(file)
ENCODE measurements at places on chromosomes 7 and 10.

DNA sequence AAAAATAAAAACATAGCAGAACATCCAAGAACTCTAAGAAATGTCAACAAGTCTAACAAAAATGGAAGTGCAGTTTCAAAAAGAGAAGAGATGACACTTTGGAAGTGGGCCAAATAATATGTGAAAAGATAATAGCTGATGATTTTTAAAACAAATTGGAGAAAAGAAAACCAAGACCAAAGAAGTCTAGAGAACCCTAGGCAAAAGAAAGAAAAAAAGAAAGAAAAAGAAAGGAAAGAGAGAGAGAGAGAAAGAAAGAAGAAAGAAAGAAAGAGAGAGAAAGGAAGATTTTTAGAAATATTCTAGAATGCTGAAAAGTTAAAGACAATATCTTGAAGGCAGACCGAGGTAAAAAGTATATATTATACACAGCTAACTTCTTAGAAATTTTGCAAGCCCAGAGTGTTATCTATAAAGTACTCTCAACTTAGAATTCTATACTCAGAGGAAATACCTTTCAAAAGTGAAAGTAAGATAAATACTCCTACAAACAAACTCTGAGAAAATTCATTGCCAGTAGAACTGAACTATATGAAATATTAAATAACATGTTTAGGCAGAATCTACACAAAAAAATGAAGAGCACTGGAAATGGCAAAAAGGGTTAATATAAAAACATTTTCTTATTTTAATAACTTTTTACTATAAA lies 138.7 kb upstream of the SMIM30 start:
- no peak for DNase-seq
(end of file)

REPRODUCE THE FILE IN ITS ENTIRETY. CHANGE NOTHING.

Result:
ENCODE measurements at places on chromosomes 7 and 10.

DNA sequence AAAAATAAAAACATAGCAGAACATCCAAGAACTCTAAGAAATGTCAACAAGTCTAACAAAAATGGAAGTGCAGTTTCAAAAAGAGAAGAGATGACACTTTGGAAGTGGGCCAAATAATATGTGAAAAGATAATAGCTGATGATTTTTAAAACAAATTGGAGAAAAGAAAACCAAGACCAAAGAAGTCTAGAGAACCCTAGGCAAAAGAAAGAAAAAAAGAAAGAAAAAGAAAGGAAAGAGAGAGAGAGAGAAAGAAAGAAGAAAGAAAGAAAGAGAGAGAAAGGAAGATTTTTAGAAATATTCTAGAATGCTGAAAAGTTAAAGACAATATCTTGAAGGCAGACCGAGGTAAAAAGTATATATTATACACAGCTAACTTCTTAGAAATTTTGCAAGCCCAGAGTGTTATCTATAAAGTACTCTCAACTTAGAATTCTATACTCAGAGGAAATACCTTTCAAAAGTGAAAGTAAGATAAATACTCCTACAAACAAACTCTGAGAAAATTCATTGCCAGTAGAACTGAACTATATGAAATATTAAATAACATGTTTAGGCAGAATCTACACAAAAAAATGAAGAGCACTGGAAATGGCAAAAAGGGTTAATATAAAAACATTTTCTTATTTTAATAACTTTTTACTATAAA lies 138.7 kb upstream of the SMIM30 start:
- no peak for DNase-seq